He adjusted his tie, fixed his hair, and checked his teeth in the mirror. His suit was new (but smelled faintly of the inside of a closet), and his shoes were polished black. A garbage bag full of torn pants and dirty shirts sat near the door, waiting to be disposed of. The signs were already in the dumpster behind his apartment building.
Ten minutes passed while he stood in his bathroom, and he couldn't say what he'd been thinking during that time, if anyone had bothered to ask. No one did; not that day, not ever.
Sunlight poured over buildings and pooled between the shadows of leaves on the ground, driving the man's spirits further downward as he walked to the corner of 9th and Stewart. One of the busiest corners in the city; the corner that had been his station until that morning. As soon as he'd donned the suit, he'd given up on his previous occupation. His previous life.
He told himself he wouldn't do this, but he couldn't resist. Just one more visit. He walked slowly by the cafe on the corner. No one shouted obscenities at him, no one heckled him, and no one looked at him with pity.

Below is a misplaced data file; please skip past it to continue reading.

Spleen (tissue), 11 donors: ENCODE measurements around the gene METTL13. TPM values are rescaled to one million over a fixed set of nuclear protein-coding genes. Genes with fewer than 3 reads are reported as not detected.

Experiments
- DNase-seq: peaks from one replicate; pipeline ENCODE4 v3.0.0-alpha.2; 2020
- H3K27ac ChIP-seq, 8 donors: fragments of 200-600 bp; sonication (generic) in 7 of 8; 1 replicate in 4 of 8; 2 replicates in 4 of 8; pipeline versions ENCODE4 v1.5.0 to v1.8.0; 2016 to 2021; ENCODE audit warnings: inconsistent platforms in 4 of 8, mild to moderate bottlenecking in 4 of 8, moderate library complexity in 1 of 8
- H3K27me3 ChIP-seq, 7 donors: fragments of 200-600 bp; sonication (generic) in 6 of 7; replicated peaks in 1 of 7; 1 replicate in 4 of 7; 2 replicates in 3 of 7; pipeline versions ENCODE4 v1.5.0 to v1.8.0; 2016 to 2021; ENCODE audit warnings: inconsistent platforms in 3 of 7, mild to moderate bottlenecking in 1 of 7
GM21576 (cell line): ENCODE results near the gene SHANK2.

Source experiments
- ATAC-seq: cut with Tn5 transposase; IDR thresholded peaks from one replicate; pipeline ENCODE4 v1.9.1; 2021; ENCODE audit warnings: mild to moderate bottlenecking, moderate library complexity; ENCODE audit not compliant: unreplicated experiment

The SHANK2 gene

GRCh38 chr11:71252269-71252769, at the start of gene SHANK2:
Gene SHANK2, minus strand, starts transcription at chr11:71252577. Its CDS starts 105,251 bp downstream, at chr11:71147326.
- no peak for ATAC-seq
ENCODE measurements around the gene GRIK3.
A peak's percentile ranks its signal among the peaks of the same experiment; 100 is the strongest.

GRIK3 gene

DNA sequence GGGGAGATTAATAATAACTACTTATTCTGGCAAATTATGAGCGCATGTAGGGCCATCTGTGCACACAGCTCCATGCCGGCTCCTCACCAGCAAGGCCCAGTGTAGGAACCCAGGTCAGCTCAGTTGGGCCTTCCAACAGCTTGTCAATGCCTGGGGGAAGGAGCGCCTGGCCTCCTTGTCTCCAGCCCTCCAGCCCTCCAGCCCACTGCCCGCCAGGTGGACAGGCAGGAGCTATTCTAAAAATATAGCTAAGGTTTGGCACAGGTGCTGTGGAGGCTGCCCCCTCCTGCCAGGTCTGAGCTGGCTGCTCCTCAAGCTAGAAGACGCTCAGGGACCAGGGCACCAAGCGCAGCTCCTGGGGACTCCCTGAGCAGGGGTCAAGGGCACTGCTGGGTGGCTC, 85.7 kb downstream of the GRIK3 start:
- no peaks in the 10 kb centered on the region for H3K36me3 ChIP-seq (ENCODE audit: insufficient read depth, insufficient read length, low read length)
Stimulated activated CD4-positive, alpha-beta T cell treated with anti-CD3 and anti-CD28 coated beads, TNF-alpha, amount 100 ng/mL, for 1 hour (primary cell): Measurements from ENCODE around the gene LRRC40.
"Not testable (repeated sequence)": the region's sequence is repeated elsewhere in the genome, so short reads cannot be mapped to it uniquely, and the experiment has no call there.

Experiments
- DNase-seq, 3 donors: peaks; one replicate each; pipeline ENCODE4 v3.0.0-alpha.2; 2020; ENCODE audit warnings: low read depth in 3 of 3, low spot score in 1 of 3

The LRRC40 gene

"The world didn't end like he thought, I wonder what he's doing now?"
"Probably killed himself. Can you imagine? How ridiculous would you feel if you went to bed expecting to be lifted up to some city in the clouds while you slept, and then woke up to the realization that you'd been wrong? Wrong for like... years of your life?" Two regulars he recognized conversed next to him, completely unaware of their present company.
Their laughter burned in his heart, and blood rushed to his face. He considered walking into traffic. He considered wandering down dark alleys, looking for bad situations. He considered a lot of things in those few moments of humiliation and fear of the unknown.
He straightened his tie, and continued his walk toward the daughter he'd disowned after she told him she didn't believe in his God. Now that they had something in common, maybe they could reconcile.